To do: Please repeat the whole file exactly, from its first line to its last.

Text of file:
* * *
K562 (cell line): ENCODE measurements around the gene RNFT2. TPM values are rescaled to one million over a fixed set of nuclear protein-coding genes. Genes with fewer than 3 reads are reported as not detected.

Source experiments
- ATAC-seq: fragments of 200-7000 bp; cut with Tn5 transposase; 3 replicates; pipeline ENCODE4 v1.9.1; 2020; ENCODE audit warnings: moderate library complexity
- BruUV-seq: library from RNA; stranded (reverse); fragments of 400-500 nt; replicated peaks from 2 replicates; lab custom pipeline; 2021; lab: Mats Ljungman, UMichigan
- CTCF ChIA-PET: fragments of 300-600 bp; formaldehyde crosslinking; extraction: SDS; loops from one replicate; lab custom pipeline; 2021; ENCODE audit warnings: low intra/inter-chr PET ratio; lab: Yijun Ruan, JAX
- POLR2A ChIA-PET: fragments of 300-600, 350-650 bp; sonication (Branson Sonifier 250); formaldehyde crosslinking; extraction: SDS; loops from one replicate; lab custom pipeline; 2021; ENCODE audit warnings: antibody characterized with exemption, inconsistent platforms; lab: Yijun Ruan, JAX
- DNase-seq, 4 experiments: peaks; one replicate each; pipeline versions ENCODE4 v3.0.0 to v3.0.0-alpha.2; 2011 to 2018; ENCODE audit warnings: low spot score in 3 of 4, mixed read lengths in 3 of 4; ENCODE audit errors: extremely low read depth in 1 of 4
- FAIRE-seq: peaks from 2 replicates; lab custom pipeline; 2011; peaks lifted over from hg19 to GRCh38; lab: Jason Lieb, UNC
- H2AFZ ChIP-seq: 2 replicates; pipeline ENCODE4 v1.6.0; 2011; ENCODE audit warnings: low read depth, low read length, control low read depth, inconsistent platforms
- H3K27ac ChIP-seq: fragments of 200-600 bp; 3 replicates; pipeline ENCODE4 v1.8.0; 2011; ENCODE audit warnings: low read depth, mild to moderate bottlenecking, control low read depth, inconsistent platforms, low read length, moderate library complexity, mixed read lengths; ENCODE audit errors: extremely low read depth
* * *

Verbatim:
K562 (cell line): ENCODE measurements around the gene RNFT2. TPM values are rescaled to one million over a fixed set of nuclear protein-coding genes. Genes with fewer than 3 reads are reported as not detected.

Source experiments
- ATAC-seq: fragments of 200-7000 bp; cut with Tn5 transposase; 3 replicates; pipeline ENCODE4 v1.9.1; 2020; ENCODE audit warnings: moderate library complexity
- BruUV-seq: library from RNA; stranded (reverse); fragments of 400-500 nt; replicated peaks from 2 replicates; lab custom pipeline; 2021; lab: Mats Ljungman, UMichigan
- CTCF ChIA-PET: fragments of 300-600 bp; formaldehyde crosslinking; extraction: SDS; loops from one replicate; lab custom pipeline; 2021; ENCODE audit warnings: low intra/inter-chr PET ratio; lab: Yijun Ruan, JAX
- POLR2A ChIA-PET: fragments of 300-600, 350-650 bp; sonication (Branson Sonifier 250); formaldehyde crosslinking; extraction: SDS; loops from one replicate; lab custom pipeline; 2021; ENCODE audit warnings: antibody characterized with exemption, inconsistent platforms; lab: Yijun Ruan, JAX
- DNase-seq, 4 experiments: peaks; one replicate each; pipeline versions ENCODE4 v3.0.0 to v3.0.0-alpha.2; 2011 to 2018; ENCODE audit warnings: low spot score in 3 of 4, mixed read lengths in 3 of 4; ENCODE audit errors: extremely low read depth in 1 of 4
- FAIRE-seq: peaks from 2 replicates; lab custom pipeline; 2011; peaks lifted over from hg19 to GRCh38; lab: Jason Lieb, UNC
- H2AFZ ChIP-seq: 2 replicates; pipeline ENCODE4 v1.6.0; 2011; ENCODE audit warnings: low read depth, low read length, control low read depth, inconsistent platforms
- H3K27ac ChIP-seq: fragments of 200-600 bp; 3 replicates; pipeline ENCODE4 v1.8.0; 2011; ENCODE audit warnings: low read depth, mild to moderate bottlenecking, control low read depth, inconsistent platforms, low read length, moderate library complexity, mixed read lengths; ENCODE audit errors: extremely low read depth